Human Induced Pluripotent Stem Cells Develop Teratoma More Efficiently and Faster Than Human Embryonic Stem Cells Regardless the Site of Injection


  • Author Contributions: I.G.-A: conception and design, performed research, data collection, data analysis and interpretation; L.S., G.L., C.B., P.J.R., A.M., M.M.-L., and V.R.: performed research, data collection and data analysis; J.L.G.-P.: provision of study material, manuscript writing and financial support; P.M.: data analysis and interpretation, conception and design, financial support and manuscript writing. All authors read and approved the final version of the manuscript.

  • First published online in STEM CELLS EXPRESS 16 July, 2010.

Human embryonic stem cell (hESC) and reprogrammed/induced pluripotent stem cell (iPSC) research is becoming the “flavor of the month” for downstream applications such as drug screening, disease modeling, and future regenerative medicine and cell therapies [1–4]. Pluripotency (the ability to give rise to any cell type of the three germ layers: mesoderm, ectoderm, and endoderm) is the defining feature of hESCs and iPSCs [5]. In vivo teratoma formation in immune-compromised mice is the “gold-standard” assay to define bona fide pluripotent stem cells capable of generating tumoral disorganized structures containing tissues representing the three germ layers [5, 6]. Despite the importance of teratoma assay as an extended screen for the pluripotency of hESCs and iPSCs and as in vivo assay to explore molecular and cellular mechanisms underlying the biology of human teratomas and their transition to teratocarcinomas, there are no standard procedures for performing this assay [5–7]. Different studies on hESCs have correlated the site of implantation with the efficiency of teratoma formation and histology tissue composition [6, 8]. However, limited data are available regarding the teratoma development latency. More importantly, no study so far has compared side-by-side the efficiency, latency, and histological tumor composition of hESCs- and iPSCs-derived teratomas. In addition, a new generation of immunodeficient mice has been developed: the NOD/SCID IL2Rγ−/− mouse. This strain carries a IL2Rγ-chain deficiency that blocks signaling through multiple cytokine receptors leading to many innate immune defects [9, 10]. The non obese diabetic/severe combined immune-deficient (NOD/SCID) IL2Rγ−/− strain facilitates engraftment and tumor formation and does not develop thymic lymphoma, ensuring a longer lifespan of inoculated mice.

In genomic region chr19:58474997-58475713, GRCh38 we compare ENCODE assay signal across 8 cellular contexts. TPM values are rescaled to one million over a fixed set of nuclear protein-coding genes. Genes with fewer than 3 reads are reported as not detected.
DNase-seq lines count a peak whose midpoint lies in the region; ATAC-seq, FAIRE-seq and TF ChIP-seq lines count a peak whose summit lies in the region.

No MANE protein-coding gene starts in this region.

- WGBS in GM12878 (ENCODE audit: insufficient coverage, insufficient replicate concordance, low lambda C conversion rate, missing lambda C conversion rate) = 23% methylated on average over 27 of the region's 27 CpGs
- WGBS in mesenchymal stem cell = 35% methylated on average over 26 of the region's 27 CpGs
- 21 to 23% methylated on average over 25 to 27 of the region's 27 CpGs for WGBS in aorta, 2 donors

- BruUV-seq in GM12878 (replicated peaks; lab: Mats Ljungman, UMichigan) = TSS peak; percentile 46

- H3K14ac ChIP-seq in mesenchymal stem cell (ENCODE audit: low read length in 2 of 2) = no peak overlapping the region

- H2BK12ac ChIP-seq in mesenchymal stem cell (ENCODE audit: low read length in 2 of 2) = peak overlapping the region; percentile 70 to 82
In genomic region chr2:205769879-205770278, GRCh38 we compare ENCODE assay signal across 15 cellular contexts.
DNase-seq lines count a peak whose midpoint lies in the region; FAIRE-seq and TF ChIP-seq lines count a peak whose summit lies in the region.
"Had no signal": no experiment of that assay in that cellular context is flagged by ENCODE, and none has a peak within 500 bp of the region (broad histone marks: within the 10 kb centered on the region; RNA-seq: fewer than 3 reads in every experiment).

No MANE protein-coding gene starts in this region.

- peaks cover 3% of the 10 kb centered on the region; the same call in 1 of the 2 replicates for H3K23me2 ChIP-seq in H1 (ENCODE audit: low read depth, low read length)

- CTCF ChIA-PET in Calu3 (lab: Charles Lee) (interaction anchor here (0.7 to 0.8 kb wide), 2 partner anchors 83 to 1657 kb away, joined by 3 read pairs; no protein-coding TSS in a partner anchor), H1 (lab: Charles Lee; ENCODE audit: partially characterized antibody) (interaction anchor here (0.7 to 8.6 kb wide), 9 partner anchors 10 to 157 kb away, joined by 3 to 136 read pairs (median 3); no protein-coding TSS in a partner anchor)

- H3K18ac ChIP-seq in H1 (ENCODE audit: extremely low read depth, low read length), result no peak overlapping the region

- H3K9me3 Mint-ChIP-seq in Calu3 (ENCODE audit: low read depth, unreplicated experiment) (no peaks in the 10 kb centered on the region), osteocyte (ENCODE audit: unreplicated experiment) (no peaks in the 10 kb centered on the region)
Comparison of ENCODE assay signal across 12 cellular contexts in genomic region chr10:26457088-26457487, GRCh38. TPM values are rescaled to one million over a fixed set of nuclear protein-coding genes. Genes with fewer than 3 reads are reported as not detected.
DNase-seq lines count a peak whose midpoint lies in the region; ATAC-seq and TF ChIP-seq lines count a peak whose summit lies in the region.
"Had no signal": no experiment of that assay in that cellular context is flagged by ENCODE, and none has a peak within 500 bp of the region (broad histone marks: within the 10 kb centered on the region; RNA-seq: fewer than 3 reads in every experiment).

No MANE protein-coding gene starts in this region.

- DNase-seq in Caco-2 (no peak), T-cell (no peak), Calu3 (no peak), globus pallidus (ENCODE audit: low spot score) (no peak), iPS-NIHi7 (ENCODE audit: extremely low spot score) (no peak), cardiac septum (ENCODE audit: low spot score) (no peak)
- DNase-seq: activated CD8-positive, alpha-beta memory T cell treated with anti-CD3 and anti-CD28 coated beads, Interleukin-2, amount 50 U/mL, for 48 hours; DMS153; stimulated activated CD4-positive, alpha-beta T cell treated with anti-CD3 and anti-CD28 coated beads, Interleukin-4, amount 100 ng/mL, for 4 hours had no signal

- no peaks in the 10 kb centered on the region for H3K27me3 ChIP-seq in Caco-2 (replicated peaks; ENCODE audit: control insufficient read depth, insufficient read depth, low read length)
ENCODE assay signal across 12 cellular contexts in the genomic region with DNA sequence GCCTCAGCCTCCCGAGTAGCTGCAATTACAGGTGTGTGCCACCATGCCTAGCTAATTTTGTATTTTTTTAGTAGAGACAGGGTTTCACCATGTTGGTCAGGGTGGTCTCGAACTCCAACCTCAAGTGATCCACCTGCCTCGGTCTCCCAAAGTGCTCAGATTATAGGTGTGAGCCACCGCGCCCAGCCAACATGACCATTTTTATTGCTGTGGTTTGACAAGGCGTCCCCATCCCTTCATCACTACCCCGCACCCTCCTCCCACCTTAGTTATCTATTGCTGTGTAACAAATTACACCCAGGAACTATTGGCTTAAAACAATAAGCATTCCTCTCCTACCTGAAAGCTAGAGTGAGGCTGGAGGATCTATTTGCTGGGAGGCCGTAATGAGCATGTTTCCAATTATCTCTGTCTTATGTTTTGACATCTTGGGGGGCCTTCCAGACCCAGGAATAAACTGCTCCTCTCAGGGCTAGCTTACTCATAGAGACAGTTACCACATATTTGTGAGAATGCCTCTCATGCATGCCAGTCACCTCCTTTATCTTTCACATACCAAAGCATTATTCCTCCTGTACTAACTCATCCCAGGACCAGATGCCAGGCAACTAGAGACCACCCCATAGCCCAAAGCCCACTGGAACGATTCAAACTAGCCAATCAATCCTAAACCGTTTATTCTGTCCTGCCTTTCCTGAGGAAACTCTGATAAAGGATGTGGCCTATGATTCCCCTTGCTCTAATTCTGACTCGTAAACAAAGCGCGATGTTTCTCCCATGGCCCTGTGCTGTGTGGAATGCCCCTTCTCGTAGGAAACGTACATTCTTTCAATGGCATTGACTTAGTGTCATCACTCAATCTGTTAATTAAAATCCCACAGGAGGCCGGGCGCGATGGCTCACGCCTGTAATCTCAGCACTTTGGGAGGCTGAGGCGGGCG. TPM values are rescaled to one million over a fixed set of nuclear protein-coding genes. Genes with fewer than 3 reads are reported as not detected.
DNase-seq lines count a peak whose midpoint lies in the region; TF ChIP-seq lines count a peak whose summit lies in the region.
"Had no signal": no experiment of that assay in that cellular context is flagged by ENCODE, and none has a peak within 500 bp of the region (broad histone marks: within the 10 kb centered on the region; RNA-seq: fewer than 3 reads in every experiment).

Here, we followed the improved teratoma protocol previously developed by Prokhorova et al. [6, 11–13] to transplant side-by-side as few as 1 × 106 of either fully characterized undifferentiated hESCs or iPSCs in 6- to 8-week-old non obese diabetic/severe combined immune-deficient (NOD/SCID) IL2Rγ−/− mice [11, 13–15]. The following hESC lines were used: H9, H1, AND1, AND2, AND3, HS181, and ECAT. The following iPSC lines were used: MSHU-001, iAND4, CB-CD34+ iPSC1, and CB-CD34+ iPSC2. These lines have been fully characterized and deposited according to Spanish Legislation at The Spanish Stem Cell Bank ( [16]. Briefly, cells were resuspended in phosphate buffered saline (PBS) supplemented with 30% matrigel (Becton Dickinson, San Jose, CA, [6] and transplanted subcutaneously (200 μl volume) or by intratesticular injection (60 μl volume). Figure 1A depicts the experimental strategy used. We then analyzed efficiency, latency, and histological tumor composition. In hESCs, the rate of teratoma formation was 81% subcutaneously versus 94% intratesticularly (n = 30 mice; Fig. 1B). However, the intratesticular injection, despite showing higher efficiency of teratoma formation, displayed a slightly longer latency (66 vs. 59 days; p-value > 0.05). There were no site-specific differences in the teratoma composition at the histological level (Fig. 1C). Interestingly, when iPSCs were transplanted the rate of teratoma formation was 100% (n = 16 mice), regardless the type of injection. More importantly, iPSCs seem more aggressive in vivo as the latency was shortened 52% (from 59 days to 31 days) upon subcutaneous injection and 26% (from 66 days to 49 days) upon intratesticular injection. As with hESCs, no differences in teratoma composition were observed either.